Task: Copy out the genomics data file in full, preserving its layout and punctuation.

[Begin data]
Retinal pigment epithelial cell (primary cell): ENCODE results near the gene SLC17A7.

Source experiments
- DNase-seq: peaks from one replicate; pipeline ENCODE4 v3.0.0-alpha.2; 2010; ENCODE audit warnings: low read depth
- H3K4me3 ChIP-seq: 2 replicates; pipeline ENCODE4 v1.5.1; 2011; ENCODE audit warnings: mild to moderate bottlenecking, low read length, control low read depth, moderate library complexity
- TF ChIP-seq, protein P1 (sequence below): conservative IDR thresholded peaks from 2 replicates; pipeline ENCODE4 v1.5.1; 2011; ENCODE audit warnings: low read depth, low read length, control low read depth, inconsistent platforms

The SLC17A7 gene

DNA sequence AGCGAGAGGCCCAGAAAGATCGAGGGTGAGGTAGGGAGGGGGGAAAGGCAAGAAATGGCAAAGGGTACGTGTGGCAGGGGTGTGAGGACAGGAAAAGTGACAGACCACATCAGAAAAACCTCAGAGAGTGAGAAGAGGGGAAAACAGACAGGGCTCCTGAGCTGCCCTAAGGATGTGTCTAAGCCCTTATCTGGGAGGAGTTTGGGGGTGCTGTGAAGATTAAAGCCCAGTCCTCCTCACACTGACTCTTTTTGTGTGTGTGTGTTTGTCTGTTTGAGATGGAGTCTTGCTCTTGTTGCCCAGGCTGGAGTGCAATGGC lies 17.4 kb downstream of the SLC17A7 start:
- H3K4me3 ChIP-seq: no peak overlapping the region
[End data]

Retinal pigment epithelial cell (primary cell): ENCODE results near the gene SLC17A7.

Source experiments
- DNase-seq: peaks from one replicate; pipeline ENCODE4 v3.0.0-alpha.2; 2010; ENCODE audit warnings: low read depth
- H3K4me3 ChIP-seq: 2 replicates; pipeline ENCODE4 v1.5.1; 2011; ENCODE audit warnings: mild to moderate bottlenecking, low read length, control low read depth, moderate library complexity
- TF ChIP-seq, protein P1 (sequence below): conservative IDR thresholded peaks from 2 replicates; pipeline ENCODE4 v1.5.1; 2011; ENCODE audit warnings: low read depth, low read length, control low read depth, inconsistent platforms

The SLC17A7 gene

DNA sequence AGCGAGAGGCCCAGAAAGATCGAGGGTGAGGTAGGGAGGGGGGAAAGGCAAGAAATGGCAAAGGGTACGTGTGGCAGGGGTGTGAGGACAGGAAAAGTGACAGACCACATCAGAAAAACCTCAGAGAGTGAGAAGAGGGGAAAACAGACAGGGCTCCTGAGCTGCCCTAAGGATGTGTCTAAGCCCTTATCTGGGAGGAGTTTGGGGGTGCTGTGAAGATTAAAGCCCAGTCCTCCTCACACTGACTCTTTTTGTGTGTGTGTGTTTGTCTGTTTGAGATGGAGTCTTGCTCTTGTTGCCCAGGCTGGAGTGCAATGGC lies 17.4 kb downstream of the SLC17A7 start:
- H3K4me3 ChIP-seq: no peak overlapping the region